Greek maestro Yanni enthrals music lovers in Jeddah

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Greek musician Yanni performs at a concert in the King Abdullah Economic City, Saudi Arabia on November 30, 2017. (AN photo by Huda Bashatah)
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Greek musician Yanni and English cellist Sarah O’Brien perform at a concert in the King Abdullah Economic City, Saudi Arabia on November 30, 2017. (AN photo by Huda Bashatah)
Updated 06 December 2017

Greek maestro Yanni enthrals music lovers in Jeddah

JEDDAH: Renowned Greek composer and pianist Yanni enthralled a sell-out crowd at King Abdullah Economic City (KAEC) on Thursday in a concert held under the supervision of the Saudi General Authority for Entertainment.
Yanni, 63, enjoyed a great reception from fans as he arrived on stage with his 12-piece orchestra.
The show kicked off with a short introductory performance by the trumpet players, with Yanni assisting them on the piano. At the end of this ephemeral piece, Yanni told the crowd, “I am so happy to be in Saudi Arabia. It feels like home… it’s just perfect.”
After the powerful introductory piece, Yanni calmed things with a performance of his popular 1992 track “Felitsa” — composed for his mother — under a bright spotlight, with dim red and blue spotlights falling on orchestra members, accompanied by a sea of smartphones held aloft by the crowd.
While Yanni’s performance included many new compositions, it was the blockbusters the crowd most wanted to hear and he did not disappoint, airing classics including “Nostalgia,” “Marching Season,” and “Standing In Motion” to rapturous applause.
“The Rain Must Fall” was enlivened by the outstanding skills of bassist Gabriel Vivas, while an exquisite rendition of “Nightingale” revealed the phenomenal vocal range of American soprano Lauren Jelencovich.

Perhaps the wildest reception of the night (aside from those afforded Yanni himself), though, was reserved for drummer Charlie Adams’ extended solo — performed with dazzling speed and dexterity — during which he amused the crowd by sipping from his coffee.
Yanni concluded his show with his upbeat composition “The Storm,” which featured a beautiful performance by Armenian violinist Samvel Yervinyan and Lindsay Deutsch, an American violinist. The crowd was noisily appreciative of the awe-inspiring pace at which the musicians performed this intricate piece.
Speaking to Arab News before the show, Yanni’s daughter Krystall Ann, who is travelling with her father, said: “I’m just so happy and thrilled that we can actually be here. It’s been beautiful. I’m excited that we’ll be here a full two weeks, from coast to coast. It’s been lovely so far."
Yanni performed another show in Jeddah on Friday. He will play at the Princess Noura bint Abdulrahman University auditorium in Riyadh on Dec. 3-4, and at the King Abdulaziz Center for World Culture in Dhahran on Dec. 6-7.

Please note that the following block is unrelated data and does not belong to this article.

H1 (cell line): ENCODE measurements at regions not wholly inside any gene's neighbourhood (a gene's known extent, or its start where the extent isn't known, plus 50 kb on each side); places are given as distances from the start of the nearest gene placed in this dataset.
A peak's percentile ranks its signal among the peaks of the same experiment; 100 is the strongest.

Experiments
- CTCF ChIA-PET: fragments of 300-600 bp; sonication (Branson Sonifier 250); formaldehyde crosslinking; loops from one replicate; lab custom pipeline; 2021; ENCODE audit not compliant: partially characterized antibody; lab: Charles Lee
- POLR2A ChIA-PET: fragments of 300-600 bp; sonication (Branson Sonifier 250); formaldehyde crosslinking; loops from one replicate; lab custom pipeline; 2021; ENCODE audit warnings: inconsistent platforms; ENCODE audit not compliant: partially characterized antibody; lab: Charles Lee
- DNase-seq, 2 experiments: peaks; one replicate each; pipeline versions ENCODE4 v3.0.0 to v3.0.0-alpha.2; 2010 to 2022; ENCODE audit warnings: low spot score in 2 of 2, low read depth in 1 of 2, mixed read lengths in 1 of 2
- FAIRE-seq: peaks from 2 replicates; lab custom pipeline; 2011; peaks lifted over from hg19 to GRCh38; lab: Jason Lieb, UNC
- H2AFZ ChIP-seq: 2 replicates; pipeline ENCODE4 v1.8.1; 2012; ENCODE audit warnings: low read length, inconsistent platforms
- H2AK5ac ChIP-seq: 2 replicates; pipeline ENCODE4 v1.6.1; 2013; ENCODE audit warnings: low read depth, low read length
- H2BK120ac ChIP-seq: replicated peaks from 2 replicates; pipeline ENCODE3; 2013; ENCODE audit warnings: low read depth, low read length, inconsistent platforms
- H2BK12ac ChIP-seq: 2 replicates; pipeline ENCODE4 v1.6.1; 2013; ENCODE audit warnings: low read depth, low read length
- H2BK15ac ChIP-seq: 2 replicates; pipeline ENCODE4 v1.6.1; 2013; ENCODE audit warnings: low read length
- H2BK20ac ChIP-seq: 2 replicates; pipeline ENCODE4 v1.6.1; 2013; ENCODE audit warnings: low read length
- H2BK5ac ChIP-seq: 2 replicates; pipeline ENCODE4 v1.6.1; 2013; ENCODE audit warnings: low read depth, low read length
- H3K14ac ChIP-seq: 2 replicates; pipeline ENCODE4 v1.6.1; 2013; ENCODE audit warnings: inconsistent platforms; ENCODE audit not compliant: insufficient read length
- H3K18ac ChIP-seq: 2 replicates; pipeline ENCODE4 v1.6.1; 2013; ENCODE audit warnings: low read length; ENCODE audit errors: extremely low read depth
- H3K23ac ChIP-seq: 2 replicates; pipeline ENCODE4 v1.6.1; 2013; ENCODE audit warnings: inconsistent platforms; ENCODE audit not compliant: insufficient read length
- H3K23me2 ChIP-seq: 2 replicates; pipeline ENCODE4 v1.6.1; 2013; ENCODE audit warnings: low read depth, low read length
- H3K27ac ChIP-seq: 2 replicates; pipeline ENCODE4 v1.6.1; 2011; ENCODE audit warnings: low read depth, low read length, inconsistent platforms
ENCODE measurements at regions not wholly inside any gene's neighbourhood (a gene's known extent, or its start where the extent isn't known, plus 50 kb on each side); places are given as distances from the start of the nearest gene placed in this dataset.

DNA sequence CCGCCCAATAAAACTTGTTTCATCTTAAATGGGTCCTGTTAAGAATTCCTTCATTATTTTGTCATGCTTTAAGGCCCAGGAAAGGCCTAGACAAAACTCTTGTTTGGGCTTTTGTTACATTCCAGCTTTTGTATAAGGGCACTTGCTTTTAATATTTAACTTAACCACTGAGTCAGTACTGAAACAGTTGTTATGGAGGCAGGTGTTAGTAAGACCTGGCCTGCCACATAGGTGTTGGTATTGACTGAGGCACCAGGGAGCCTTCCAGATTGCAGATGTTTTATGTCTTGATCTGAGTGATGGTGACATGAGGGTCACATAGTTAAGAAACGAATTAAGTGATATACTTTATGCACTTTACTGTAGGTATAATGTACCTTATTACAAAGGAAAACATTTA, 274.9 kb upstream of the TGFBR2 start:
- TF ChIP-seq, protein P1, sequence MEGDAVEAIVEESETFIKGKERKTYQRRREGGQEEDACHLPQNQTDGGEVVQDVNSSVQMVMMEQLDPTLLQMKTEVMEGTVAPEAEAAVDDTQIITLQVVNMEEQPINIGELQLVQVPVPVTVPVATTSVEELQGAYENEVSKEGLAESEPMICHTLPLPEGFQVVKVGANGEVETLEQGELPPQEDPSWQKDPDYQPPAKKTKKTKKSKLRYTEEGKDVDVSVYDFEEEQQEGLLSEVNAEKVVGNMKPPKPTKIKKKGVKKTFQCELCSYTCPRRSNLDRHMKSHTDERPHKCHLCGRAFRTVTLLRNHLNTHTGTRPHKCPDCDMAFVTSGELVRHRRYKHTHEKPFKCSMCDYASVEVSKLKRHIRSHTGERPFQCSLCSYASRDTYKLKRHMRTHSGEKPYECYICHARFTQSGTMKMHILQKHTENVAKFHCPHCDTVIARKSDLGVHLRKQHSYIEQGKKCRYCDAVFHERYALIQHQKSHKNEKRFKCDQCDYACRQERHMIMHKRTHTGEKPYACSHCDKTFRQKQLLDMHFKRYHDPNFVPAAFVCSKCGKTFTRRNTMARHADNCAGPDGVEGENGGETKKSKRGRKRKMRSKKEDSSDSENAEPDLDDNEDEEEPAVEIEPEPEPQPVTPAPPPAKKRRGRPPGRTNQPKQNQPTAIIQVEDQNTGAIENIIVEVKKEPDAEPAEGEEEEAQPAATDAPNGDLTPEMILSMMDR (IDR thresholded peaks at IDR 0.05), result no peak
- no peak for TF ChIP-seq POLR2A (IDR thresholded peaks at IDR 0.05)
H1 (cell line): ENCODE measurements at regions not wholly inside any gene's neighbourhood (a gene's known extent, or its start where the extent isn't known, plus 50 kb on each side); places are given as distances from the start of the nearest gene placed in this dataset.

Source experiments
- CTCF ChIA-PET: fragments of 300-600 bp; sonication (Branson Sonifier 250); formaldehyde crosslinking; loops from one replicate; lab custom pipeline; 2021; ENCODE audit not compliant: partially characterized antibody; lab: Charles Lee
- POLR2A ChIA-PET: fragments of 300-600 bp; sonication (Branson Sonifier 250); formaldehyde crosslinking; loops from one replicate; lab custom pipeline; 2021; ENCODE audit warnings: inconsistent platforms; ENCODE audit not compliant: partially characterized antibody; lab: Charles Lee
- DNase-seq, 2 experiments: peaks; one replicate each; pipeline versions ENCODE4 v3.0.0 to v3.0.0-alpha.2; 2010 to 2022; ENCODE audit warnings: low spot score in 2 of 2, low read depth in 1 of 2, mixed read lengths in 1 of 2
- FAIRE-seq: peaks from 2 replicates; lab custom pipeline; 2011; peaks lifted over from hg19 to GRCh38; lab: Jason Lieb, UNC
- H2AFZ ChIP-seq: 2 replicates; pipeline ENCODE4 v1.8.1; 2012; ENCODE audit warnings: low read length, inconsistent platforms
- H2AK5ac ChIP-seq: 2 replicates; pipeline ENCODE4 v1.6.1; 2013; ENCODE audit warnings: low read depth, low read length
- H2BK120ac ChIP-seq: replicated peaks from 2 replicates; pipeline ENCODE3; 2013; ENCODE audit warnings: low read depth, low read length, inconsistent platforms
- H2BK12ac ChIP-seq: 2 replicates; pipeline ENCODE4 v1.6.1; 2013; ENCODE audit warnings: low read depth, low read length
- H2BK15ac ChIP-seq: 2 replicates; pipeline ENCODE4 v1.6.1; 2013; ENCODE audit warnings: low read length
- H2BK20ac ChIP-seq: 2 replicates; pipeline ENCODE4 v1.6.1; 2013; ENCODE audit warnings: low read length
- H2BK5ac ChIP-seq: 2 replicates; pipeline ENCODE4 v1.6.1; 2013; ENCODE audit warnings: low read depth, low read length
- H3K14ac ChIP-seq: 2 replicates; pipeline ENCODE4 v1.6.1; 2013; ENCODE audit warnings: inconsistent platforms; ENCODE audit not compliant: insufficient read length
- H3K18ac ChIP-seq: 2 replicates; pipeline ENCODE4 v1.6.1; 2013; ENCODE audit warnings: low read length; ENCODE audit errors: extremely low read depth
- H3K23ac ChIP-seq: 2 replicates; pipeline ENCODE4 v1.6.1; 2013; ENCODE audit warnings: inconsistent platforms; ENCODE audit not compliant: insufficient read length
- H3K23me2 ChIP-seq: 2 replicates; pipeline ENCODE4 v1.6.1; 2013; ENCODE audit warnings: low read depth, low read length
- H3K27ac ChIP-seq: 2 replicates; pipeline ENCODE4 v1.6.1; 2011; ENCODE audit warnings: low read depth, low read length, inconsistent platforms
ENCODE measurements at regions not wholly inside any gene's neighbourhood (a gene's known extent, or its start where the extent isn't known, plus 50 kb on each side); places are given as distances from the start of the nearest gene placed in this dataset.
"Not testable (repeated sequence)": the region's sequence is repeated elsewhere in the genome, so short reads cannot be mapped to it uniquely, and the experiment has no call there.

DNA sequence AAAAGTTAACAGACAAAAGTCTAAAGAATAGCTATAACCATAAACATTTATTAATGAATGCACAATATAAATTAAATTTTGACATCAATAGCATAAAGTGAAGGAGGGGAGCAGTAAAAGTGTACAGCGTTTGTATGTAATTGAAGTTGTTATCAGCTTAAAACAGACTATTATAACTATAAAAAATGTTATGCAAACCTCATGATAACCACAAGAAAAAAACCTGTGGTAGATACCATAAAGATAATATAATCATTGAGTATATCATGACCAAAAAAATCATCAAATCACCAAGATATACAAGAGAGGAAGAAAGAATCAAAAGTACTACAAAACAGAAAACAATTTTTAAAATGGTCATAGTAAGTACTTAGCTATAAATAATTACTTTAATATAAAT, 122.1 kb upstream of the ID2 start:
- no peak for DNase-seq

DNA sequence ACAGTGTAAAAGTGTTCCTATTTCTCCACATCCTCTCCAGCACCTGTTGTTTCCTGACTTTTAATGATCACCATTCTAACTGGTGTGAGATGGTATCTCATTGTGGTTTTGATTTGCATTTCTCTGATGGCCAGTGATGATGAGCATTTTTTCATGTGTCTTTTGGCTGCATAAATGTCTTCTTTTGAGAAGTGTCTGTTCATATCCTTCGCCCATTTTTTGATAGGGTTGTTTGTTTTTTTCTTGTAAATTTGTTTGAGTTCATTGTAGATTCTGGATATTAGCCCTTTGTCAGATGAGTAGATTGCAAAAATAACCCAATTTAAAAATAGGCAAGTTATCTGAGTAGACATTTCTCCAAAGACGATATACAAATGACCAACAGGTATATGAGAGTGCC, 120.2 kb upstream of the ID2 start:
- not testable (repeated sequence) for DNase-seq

For more photos from the concert, click here.


Rogue ‘Bin Laden’ elephant caught in India after killing 5 people

Updated 11 November 2019

Rogue ‘Bin Laden’ elephant caught in India after killing 5 people

  • Wildlife rangers tracked the pachyderm dubbed ‘Laden’ through a forest for several days using drones and domesticated elephants
  • Nearly 2,300 people have been killed by elephants in India over the last five years, while 700 elephants have been killed since 2011

GUWAHATI: An elephant named after the late Al-Qaeda leader Osama bin Laden that killed five Indian villagers has been caught after a massive operation to hunt down the creature, officials said Monday.
Wildlife rangers tracked the pachyderm — dubbed “Laden” by the locals it menaced in northeastern Assam state — through a forest for several days using drones and domesticated elephants.
“We started the final leg of the operation today... Two darts were fired by experts which had tranquilized the male elephant,” a senior forestry official told AFP.
“Now the work is on to shift the elephant to a forest where there is no human habitation nearby.”
The animal killed five people, including three women, during a 24-hour rampage through Goalpara district in October.
Officials said they would take the elephant’s welfare into account as well as the safety of people living nearby in deciding where it would be relocated
Nearly 2,300 people have been killed by elephants in India over the last five years, according to official figures released in June, while 700 elephants have been killed since 2011 — figures resulting in part from shrinking natural habitats.
Elephants frequently migrate into Goalpara, resulting in high numbers of fatal encounters with humans amid rampant deforestation.
Some elephants there have been poisoned or shot by locals, while others have died on electric fences or on railways cutting through migration routes.